Brook Coalition gains watershed designation
By KELLY SMITH
After nearly two years of hard work, the Buckeye Brook Coalition has finally gotten its wish . to be recognized by the Rhode Island Rivers Council as a watershed council.
.It passed with a unanimous vote,. said Stephen Insana, president of the Buckeye Brook Coalition. .The next step is to solicit public comment and make it final..
Insana said it is formality to allow 30 days to give the public the opportunity to comment on the matter, but he believes there will be no opposition to the recognition.
.The official announcement comes in June during Rhode Island Rivers Month,. said Insana.
Going from the Buckeye Brook Coalition to the Buckeye Brook Watershed Council will give the organization the right to protect the brook.s interests and have a say in how it is treated.
Additionally, it now has the right to sue and be sued on the brook.s behalf.
.I credit Michelle Komar and her professionalism [when creating the application] for getting us recognized,. said Insana of the coalition.s vice president.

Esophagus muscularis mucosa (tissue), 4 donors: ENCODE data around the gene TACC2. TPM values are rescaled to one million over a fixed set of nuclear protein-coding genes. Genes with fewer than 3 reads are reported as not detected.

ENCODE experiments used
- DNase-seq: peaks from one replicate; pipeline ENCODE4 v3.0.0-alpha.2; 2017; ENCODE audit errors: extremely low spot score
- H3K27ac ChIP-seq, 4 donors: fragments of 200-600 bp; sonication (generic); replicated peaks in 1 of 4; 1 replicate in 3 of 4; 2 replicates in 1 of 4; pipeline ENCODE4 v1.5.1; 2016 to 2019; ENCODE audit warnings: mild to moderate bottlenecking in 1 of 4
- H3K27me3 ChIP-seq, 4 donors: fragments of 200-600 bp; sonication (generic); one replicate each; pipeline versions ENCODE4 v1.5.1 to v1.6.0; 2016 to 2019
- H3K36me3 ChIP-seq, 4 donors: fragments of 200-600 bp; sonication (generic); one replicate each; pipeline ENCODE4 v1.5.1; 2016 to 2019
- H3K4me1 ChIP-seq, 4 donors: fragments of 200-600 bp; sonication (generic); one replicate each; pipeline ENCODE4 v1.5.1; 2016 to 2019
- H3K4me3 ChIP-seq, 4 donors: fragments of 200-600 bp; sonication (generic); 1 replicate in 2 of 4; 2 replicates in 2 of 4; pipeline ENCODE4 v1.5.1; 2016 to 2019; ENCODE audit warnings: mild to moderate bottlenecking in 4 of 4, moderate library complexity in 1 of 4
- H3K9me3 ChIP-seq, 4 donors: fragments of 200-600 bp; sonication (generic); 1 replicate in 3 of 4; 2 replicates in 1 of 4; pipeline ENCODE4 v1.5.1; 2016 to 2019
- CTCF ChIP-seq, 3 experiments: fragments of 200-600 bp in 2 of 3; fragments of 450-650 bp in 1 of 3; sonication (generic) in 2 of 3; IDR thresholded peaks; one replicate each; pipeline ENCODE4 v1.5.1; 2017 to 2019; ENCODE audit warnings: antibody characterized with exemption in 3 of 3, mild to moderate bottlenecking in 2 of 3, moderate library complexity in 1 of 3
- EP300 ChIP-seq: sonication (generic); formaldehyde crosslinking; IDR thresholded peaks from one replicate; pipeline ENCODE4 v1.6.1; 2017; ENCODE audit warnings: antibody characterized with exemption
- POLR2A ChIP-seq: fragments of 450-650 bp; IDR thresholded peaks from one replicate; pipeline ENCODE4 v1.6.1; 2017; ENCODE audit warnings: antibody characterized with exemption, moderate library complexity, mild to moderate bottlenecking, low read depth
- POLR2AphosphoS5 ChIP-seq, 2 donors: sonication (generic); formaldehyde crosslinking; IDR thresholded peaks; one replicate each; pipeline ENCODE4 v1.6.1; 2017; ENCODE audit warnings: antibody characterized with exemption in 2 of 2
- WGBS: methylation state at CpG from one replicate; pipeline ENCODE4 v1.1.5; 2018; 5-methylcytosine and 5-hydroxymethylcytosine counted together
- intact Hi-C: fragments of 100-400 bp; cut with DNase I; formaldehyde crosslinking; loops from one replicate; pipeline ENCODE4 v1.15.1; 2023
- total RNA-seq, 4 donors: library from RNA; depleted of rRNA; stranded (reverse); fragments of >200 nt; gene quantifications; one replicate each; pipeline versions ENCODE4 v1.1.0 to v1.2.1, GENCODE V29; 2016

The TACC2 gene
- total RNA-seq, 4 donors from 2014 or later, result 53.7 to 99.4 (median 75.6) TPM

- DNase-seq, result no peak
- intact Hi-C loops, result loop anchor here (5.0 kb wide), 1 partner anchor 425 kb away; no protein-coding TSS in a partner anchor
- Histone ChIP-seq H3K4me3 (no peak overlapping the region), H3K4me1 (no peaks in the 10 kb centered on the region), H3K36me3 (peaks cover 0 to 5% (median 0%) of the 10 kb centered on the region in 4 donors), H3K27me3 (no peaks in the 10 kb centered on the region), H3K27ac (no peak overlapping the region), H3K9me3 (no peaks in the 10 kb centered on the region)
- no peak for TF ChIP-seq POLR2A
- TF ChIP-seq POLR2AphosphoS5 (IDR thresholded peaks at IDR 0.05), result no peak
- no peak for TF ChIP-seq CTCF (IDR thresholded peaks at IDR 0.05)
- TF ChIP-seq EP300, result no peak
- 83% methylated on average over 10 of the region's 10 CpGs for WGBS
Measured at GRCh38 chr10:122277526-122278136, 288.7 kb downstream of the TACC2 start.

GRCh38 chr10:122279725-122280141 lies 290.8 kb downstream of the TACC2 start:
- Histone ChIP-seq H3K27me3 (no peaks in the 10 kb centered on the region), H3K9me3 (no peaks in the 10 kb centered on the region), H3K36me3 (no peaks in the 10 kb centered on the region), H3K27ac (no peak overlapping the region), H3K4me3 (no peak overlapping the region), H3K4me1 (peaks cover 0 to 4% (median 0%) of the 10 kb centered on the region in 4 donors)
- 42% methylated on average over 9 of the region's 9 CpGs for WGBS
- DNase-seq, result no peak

The Buckeye Brook Coalition was formed in August 2002 after Insana, Komar and Christopher D.Ovidio of the Conservation Law Foundation each spoke out in favor of protecting the brook at a meeting for the Environmental Impact Statement for T.F. Green Airport. Insana, who had long been a supporter of the brook, was pleased to find others out there who share the same goals as he, which is to protect and preserve the brook. Other groups that make up the coalition are the City of Warwick, Save the Bay, Narragansett Bay Watch, Mill Cove Neighborhood Association, Federated Sportsmen Club of Rhode Island, Inc. and Concerned Airport Neighbors.
Buckeye Brook is the largest herring run in the state, competing only with Narrow River, known as Gilbert Stuart due to its proximity to the Gilbert Stuart birthplace. However, Buckeye Brook is the most productive, self-sustaining herring run, as opposed to the help the Gilbert Stuart herring run gets from fish ladders. The brook runs from Warwick Pond to Narragansett Bay.